Progressives also frequently compare Obama to John F. Kennedy. Progressives have long overstated Kennedy's contribution to racial equality movements. Although he was prepared to sign comprehensive civil rights legislation before his death, civil rights leaders constantly pushed him into this direction, and it took witnessing state-sponsored and private violence against blacks in the South before he finally endorsed the legislation. Johnson, by contrast, whom progressives despise due to his role in the Vietnam War, actually did far more than Kennedy had indicated he would do in terms of advancing racial and economic justice. Clinton was right in saying that it "took a president to sign the Civil Rights Act of 1964," but it took a politically active village to make sure that he did so.

What Today's Progressives Must Do to Create Liberal Change with Obama
Historically, nongovernmental actors have pushed moderate, though sympathetic, politicians to implement progressive reforms. In order to make sure that Obama's presidency delivers progressive change, the Left needs to take inventory of and admit to its own responsibility in misreading him. Progressives also need to acknowledge that sexism, Clinton-hatred, and an understandable but naive desire to move beyond race politics combined to create a situation where they idealized Obama and assigned to him values that he did not specifically espouse. Finally, progressives need to begin articulating specific political agendas that they want to see accomplished in the next four years and to design strategies to bring these goals to fruition.

Bickering over Obama's moderate status -- something many others knew or suspected a long time ago -- will not do the work necessary to generate progressive change. If the Left actually believes in the ideas it espouses, then its members will quickly begin the task of constructing a new progressive agenda. If they simply continue to whine, then maybe "more of the same" satisfies them well enough.

Related Readings on Dissenting Justice:

* Leftists Finally Realize Obama Is a Moderate; Huffington Post Suddenly Embraces Clinton and Political Center

* The "Left" Responds to Obama's "Centrist" Foreign Policy Team

* Progressives Awaken from Obama-Vegetative State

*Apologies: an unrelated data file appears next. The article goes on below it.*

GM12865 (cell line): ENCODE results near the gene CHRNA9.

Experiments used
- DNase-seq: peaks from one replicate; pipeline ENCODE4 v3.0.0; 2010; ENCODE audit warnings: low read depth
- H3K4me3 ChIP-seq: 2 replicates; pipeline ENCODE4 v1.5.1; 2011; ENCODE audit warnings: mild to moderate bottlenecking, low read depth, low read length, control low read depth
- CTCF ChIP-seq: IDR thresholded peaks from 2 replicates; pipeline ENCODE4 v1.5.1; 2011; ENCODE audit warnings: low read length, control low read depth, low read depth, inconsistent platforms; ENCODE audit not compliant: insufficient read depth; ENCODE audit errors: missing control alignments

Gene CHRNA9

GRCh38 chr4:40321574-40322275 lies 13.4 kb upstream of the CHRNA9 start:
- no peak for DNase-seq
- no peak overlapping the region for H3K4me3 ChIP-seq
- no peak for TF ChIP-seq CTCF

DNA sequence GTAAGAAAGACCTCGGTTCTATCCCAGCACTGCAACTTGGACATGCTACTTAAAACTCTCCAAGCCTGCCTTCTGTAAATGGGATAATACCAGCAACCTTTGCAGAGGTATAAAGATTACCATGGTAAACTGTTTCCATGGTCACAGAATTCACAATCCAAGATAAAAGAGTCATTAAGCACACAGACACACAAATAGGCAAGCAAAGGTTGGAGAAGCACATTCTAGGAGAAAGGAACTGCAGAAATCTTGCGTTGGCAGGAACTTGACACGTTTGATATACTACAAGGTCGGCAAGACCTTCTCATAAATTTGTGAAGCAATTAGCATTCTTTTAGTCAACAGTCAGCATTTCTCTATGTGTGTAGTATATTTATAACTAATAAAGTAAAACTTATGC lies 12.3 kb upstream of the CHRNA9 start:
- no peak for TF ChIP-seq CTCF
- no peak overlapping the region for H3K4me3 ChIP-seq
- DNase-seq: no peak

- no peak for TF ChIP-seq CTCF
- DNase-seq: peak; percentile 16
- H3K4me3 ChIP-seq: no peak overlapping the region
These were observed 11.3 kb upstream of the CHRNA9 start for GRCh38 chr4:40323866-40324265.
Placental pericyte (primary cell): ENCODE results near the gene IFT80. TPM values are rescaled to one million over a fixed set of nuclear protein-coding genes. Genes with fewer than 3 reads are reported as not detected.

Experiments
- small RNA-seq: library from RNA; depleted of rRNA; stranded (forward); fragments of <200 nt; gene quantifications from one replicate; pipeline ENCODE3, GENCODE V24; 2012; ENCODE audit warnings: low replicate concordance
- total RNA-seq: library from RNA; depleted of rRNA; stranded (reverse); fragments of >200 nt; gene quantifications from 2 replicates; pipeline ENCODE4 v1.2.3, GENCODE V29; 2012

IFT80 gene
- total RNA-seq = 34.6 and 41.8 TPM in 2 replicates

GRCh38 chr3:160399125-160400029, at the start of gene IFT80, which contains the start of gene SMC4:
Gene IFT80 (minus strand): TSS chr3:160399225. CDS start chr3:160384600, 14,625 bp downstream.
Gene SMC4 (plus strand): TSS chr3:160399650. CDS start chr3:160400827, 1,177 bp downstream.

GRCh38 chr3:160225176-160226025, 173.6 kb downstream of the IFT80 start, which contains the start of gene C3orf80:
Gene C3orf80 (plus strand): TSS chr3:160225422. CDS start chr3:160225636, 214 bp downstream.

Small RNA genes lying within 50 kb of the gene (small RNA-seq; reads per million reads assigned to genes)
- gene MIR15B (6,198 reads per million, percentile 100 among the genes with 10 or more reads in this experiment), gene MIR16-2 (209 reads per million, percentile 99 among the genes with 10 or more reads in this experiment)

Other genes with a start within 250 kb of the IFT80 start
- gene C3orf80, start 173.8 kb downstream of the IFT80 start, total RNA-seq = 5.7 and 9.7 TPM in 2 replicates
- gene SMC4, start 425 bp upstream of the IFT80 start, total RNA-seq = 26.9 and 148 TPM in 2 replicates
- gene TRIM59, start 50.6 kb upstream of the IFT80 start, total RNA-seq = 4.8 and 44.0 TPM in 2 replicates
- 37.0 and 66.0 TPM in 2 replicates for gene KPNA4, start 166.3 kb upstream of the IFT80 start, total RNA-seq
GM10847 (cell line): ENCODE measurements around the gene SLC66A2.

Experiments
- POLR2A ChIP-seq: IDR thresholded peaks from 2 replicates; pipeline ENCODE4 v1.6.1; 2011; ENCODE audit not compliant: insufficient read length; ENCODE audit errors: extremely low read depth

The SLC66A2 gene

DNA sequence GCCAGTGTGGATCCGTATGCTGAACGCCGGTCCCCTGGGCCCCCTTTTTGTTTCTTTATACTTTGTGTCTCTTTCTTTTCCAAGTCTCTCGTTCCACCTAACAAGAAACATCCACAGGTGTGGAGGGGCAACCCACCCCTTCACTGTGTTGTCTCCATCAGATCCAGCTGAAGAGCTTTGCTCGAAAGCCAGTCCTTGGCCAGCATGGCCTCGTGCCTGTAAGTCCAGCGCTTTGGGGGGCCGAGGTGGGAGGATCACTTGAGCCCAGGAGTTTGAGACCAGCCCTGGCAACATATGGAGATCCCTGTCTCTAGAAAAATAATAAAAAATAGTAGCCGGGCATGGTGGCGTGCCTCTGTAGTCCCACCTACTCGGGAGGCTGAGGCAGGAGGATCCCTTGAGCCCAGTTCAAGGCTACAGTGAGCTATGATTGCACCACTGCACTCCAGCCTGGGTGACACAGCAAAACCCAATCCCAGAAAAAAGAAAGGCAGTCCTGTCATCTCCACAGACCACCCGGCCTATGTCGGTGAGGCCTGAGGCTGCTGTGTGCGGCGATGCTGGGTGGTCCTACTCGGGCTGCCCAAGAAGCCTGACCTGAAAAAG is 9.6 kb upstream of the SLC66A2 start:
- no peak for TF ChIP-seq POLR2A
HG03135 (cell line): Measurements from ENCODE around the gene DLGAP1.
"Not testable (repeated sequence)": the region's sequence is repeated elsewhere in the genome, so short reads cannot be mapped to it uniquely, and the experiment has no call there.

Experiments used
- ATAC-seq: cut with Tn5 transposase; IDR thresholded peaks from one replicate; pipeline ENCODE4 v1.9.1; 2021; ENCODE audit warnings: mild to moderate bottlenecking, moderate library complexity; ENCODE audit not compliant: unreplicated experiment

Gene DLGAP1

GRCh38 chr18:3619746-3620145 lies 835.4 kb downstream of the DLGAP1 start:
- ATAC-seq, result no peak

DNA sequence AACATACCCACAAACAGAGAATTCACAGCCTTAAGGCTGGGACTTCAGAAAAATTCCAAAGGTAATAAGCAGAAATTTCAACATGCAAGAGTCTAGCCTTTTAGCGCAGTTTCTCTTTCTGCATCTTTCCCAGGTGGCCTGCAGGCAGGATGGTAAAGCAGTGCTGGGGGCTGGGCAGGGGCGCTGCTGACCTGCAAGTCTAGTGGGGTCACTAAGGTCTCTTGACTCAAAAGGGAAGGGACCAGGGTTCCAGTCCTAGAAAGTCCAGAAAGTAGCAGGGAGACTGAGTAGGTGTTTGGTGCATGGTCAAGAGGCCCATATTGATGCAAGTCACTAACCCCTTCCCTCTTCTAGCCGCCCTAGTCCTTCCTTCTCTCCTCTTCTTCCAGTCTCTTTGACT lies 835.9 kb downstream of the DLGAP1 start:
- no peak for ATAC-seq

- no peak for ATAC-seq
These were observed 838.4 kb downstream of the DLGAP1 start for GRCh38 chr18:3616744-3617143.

* 2008 Is Not 1964: Why Liberal Mania and Conservative Panic Are Nothing But Melodrama

* Reality Check: Obama's Election Victory Does Not Mean That Era of Race-Based Identity Politics Has Died

* Head Explosion at The Nation: Left "Duped" by Its "Own Wishful Thinking"

* Warning to Progressives: NYT Proclaims Obama Will Govern From Center-Right

* Back Down Memory Lane: A Review of Anti-Clinton Rhetoric by "Progressives" on Daily Kos, Huffington Post, and AlterNet


Jerry said...

Thanks. I need that! I love the title. Keep it up.

scarle said...

Does anyone think there's a bit of good news in Obama appointment-land in the choices of Lisa Jackson as EPA administrator and Steven Chu as Energy czar? I do! As a former complainer on this very blog, I'm feeling a bit happier today.

Darren Lenard Hutchinson said...

Hi. Illinois has overshadowed their appointments. His other ones do not bother me. My purpose in analyzing them was to reveal the miscalculation of the Left and to start a conversation about making change. I think it was a bit naive to believe that progressive change necessarily requires a progressive president -- or that the presidents who held office during moments of great change were themselves progressives.

I am actually optimistic about the possibilities, but less optimistic about the people on the outside of government who must help make change take place. But I think we can keep pushing. That's the purpose of dialogue. Nan Hunter has a blog that has raised similar issues about the value of social movements during an Obama presidency.